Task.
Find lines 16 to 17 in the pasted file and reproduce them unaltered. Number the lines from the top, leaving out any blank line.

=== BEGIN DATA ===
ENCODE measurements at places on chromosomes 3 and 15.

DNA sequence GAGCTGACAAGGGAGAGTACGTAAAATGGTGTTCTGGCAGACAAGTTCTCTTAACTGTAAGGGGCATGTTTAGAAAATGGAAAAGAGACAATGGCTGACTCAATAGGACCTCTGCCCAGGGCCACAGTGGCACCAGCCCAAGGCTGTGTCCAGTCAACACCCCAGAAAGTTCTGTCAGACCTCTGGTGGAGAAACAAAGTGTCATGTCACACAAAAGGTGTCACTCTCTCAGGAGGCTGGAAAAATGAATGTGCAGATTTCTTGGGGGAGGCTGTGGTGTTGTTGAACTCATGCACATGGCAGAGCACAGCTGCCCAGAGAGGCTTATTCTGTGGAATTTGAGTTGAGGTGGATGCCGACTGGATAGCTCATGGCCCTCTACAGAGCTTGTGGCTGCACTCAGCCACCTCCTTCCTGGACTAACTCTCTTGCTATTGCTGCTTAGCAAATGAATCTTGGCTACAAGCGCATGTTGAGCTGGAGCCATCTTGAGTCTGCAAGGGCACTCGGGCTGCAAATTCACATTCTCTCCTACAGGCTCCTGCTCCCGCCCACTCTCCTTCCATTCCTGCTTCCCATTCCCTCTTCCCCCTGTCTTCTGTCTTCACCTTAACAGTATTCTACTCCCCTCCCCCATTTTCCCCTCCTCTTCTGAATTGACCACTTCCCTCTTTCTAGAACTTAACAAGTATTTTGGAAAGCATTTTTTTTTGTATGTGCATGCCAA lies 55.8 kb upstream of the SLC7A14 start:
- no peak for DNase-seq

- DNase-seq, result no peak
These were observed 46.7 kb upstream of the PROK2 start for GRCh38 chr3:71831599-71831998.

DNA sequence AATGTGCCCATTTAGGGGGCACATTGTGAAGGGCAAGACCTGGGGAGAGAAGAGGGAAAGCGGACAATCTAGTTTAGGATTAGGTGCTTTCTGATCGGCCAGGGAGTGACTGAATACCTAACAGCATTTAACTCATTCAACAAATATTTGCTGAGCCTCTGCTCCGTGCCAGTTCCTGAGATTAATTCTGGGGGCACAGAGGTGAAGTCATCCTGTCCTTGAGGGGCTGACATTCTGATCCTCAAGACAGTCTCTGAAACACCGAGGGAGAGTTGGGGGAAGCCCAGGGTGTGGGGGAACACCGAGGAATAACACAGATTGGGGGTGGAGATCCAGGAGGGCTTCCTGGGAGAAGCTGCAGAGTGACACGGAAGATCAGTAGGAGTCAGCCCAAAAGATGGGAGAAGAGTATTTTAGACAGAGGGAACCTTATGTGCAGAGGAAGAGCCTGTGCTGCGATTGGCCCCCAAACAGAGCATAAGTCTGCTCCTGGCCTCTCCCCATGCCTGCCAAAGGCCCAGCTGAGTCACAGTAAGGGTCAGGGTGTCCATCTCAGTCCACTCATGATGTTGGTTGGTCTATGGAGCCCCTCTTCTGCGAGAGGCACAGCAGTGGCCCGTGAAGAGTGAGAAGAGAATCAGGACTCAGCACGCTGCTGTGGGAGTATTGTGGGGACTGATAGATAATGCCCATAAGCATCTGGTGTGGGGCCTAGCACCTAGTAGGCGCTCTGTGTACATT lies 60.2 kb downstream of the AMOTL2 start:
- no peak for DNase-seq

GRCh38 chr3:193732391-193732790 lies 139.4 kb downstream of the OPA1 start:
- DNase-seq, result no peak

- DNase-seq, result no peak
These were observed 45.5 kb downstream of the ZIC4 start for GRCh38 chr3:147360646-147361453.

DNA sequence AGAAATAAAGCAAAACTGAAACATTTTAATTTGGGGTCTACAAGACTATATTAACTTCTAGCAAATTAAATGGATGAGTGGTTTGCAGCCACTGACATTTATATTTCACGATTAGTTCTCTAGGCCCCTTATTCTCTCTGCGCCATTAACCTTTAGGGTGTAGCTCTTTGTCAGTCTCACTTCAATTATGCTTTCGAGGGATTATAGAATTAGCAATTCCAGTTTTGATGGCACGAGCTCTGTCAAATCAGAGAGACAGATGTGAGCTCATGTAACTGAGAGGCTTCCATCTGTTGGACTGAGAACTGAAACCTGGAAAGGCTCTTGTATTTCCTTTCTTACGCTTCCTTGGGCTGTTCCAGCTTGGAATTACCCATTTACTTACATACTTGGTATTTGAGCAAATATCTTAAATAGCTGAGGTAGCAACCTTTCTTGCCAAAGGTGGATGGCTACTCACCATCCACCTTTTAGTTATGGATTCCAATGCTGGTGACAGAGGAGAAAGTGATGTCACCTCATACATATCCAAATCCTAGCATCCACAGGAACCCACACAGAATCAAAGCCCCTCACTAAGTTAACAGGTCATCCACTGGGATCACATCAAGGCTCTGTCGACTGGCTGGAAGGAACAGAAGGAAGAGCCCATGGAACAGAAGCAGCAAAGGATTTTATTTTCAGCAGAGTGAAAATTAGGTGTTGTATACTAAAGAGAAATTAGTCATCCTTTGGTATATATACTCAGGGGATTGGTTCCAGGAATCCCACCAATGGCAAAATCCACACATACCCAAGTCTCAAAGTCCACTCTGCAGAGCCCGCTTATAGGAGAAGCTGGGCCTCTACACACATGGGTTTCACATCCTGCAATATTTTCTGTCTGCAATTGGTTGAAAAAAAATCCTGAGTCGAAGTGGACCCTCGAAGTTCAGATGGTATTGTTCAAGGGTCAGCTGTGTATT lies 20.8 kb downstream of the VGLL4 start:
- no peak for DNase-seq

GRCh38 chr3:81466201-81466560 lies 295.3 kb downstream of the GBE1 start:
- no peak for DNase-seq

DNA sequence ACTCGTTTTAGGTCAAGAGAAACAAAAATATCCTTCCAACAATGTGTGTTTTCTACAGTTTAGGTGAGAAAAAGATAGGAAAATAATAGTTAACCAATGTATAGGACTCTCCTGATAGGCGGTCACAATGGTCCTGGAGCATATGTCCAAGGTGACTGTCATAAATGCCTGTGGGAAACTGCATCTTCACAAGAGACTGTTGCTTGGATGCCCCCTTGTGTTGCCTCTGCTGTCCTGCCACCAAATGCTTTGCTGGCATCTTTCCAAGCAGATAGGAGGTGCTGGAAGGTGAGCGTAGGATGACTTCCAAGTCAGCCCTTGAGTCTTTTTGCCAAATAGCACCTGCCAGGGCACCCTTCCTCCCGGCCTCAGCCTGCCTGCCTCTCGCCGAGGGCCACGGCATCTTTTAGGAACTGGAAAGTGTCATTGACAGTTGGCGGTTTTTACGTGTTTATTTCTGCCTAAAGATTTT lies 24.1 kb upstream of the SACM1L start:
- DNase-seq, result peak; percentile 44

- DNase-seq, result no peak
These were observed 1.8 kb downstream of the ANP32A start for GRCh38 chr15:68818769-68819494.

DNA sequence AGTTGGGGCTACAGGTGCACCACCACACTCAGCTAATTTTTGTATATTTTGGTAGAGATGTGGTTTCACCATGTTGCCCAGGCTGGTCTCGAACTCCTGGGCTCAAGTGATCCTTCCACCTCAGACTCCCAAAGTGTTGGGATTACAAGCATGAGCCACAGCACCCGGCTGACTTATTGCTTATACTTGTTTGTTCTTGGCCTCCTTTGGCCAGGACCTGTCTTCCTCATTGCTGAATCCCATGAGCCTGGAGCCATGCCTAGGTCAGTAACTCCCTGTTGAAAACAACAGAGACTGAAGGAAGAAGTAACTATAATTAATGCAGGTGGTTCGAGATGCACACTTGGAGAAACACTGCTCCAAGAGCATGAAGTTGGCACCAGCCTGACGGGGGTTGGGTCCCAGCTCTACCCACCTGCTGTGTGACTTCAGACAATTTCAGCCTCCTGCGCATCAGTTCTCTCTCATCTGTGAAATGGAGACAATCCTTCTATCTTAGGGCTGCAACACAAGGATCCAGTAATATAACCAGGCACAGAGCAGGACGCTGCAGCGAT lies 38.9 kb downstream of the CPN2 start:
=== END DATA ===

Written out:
DNA sequence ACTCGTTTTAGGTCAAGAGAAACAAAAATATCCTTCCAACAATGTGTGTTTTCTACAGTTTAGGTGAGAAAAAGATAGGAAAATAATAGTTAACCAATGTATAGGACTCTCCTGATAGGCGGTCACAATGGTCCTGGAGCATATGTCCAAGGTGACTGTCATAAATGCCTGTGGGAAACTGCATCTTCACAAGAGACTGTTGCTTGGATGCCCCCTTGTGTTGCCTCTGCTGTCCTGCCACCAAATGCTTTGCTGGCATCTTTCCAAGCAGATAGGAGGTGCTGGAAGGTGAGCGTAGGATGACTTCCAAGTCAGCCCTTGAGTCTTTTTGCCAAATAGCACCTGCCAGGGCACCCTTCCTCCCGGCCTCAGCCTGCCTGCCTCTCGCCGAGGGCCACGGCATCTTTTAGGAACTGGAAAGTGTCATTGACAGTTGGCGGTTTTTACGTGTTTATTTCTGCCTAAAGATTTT lies 24.1 kb upstream of the SACM1L start:
- DNase-seq, result peak; percentile 44